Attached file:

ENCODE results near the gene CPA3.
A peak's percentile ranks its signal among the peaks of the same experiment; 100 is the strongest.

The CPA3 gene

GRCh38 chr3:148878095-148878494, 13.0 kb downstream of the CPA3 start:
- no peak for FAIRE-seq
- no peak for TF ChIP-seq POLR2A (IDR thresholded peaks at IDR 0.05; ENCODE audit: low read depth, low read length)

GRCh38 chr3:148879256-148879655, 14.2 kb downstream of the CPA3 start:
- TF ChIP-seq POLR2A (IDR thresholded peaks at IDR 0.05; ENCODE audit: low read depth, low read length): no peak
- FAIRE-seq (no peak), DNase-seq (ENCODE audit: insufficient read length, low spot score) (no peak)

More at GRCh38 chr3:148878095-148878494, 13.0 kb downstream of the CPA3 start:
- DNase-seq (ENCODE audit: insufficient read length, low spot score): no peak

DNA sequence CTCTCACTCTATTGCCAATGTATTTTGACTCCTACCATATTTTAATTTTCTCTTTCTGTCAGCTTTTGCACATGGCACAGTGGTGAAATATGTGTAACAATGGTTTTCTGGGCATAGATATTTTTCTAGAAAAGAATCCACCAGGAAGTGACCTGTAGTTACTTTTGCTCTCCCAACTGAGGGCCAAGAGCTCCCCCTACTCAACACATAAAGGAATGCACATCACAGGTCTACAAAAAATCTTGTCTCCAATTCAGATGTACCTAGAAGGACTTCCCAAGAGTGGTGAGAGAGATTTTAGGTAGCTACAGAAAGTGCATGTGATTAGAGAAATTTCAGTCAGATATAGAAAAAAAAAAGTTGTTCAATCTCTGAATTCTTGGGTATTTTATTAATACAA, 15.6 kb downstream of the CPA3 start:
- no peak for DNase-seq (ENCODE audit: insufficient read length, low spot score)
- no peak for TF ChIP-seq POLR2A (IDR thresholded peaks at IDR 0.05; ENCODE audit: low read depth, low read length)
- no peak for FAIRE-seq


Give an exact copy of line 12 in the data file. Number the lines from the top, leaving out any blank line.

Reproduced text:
DNA sequence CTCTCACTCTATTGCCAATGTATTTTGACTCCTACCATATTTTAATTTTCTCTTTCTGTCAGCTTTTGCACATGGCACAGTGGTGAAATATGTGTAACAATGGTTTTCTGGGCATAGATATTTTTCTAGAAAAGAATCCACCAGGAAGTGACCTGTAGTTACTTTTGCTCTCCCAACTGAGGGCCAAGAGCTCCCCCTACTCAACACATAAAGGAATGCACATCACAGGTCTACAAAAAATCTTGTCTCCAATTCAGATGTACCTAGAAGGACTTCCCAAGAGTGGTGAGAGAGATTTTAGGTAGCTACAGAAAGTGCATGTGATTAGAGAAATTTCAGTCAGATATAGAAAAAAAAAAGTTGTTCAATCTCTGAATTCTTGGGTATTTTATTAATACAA, 15.6 kb downstream of the CPA3 start: